‘Waar blijven de niet-rokers?’
Bangor, in de Amerikaanse staat Maine, heeft sinds 1 januari te maken gekregen met een rookverbod in bars. In een artikel in de Bangor News wordt verhaald over de desastreuse effecten die de lokale bars ondervinden. Het geroezemoes is verstomd en de vele niet-rokers die waren aangekondigd zijn in geen velden of wegen te bekennen.
“Wacht maar tot het zomer wordt”, kunnen de lokale anti-rokenorganisaties er slechts tegenover stellen. Maar zoveel tijd heeft de doorsnee bareigenaar niet…..
County bars bemoan ban on smoking
Smoke, patrons have vanished since new law went into effect
HOULTON – Linda Drake can’t remember a time when the Black Duck Lounge was so quiet. A bartender in the lounge, located in Ivey’s Motor Lodge just off Interstate 95, for the last 14 years, Drake had grown accustomed to hearing orders shouted over the din of clinking glasses and the hum of the two televisions hanging above the bar. She knows most of the regulars’ orders by heart and is used to seeing the same people on a daily basis.
Now, however, after the state’s ban on smoking in bars went into effect on New Year’s Day, Drake doesn’t get to see or hear much from anyone anymore.
“I’ve never seen it like this before,” Drake, a smoker, said Wednesday. “It’s like all the customers just disappeared.”The smoke has vanished into thin air, but so have the patrons.
“I can’t believe that the state did this,” Rick Kelley, owner of Ivey’s Motor Lodge, said late last week. “The state really made a backwards move.”
Under the new law, smoking is now prohibited in bars, lounges and taverns, except for those which are considered private clubs. Private clubs, such as the Elks and the American Legion, are open only to members and their invited guests and are exempt from the law.
Bar owners face a fine of $100 for each day they are not in compliance with the new law. Bar owners who run afoul of the smoking ban risk a potential suspension or revocation of their state liquor license.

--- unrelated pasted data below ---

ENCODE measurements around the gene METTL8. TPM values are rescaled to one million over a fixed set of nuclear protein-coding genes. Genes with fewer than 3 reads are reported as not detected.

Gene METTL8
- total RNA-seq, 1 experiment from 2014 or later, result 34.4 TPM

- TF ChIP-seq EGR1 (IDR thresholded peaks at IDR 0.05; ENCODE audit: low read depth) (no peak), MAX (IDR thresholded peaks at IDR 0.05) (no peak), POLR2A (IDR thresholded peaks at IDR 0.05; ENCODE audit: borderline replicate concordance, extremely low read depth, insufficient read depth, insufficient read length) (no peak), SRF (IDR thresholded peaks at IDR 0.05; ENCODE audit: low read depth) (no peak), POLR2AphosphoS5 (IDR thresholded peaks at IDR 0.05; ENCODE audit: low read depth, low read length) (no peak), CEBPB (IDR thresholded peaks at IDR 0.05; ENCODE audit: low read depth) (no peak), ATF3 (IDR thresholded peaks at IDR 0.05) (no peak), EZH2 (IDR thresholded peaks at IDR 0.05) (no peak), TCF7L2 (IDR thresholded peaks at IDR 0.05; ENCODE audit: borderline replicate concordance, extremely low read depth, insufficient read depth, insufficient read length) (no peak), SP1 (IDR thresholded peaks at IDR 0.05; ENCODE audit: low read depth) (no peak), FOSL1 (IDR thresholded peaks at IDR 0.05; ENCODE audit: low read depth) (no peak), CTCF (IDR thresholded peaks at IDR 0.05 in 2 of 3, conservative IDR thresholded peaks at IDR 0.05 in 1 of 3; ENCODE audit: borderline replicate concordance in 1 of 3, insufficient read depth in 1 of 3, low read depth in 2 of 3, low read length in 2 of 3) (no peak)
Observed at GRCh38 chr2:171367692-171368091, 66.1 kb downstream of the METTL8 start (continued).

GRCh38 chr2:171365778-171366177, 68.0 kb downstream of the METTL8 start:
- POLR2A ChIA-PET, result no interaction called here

The Black Duck Lounge gets 90 percent to 95 percent of its business from locals, Kelley said Wednesday, and business is down 70 percent from what it was at this time last year. One night a few weeks ago, the bar sold only $4 worth of alcohol.
“And I bought it,” Kelley said grimly.
Many businesses throughout Aroostook County have reported seeing an initial decline in business or customer satisfaction since the smoking ban went into effect.
“I’m sure that it is going to show in sales at the end of the month,” Donna Deagay, owner of Freme’s Bar and Grill in Ashland, said Tuesday. “The thing that I have noticed since the smoking ban went into effect is that none of my customers stay very long anymore. They come in and leave just as quickly as they came. It’s so frustrating.”
Deagay also expects her operating costs to spike in another area – on her fuel bill.”When you have people coming in and out of the bar to smoke in the parking lot, you’ve got your front door opening and closing a lot,” Deagay said. “It is so hard to watch the cold coming in and have to keep turning the heat up.”
While some people have speculated that Mainers living in towns near the Canadian border may start frequenting those clubs, bartenders in Canada are not seeing it.
“I have barely seen anyone come over,” a bartender who declined to be identified at the Bistro Bar in Edmundston, New Brunswick, across from Madawaska, said Thursday. “I thought that I would … but that’s just not so.”
Those sentiments were echoed at several bars and taverns in Woodstock, New Brunswick, just across the border from Houlton.
Lee Umphrey, spokesman for Gov. John Baldacci , thinks that the long-term effects on the bar industry will be minimal.
“We realize that there was an initial loss of business when smoking was banned in restaurants, but the industry bounced back quickly,” Umphrey said late last week. “It is hard because this ban went into effect in the middle of winter, when it is so cold outside. When summer comes, people will come back to the bars again.”
Rick Kelley scoffed at the idea that the cold is affecting business. During subzero weather last year, the Black Duck Lounge was packed, Kelley said.
“You certainly hear grumbling as people shuffle outside in the freezing cold to smoke,” Tamara Packard, manager of the bar in the Mai Tai Restaurant in Presque Isle, said Tuesday. “People sure are complaining a lot.”
Packard reported that she also is seeing her customers come and go more quickly, but remained optimistic that patrons will return.
Rick Kelley is not so sure.
“None of my patrons ever complained about the smoke in here, not even the people who don’t smoke,” Kelley said. “I feel like this ban takes away my customers’ rights.”
Kelley spent $1,800 on a smoke remover last year, designed to reduce the amount of smoke in his bar, that he now thinks is unnecessary.
Kelley has talked to an attorney about turning his lounge into a private club, where smokers who pay a membership fee would be free to light up. For now, however, he is going to wait and see what the next few months do for business.
“What I don’t understand is where all the customers are,” bartender Drake said Wednesday. “All the people who complained about smoke in the bars before can come in here now. So where are they?”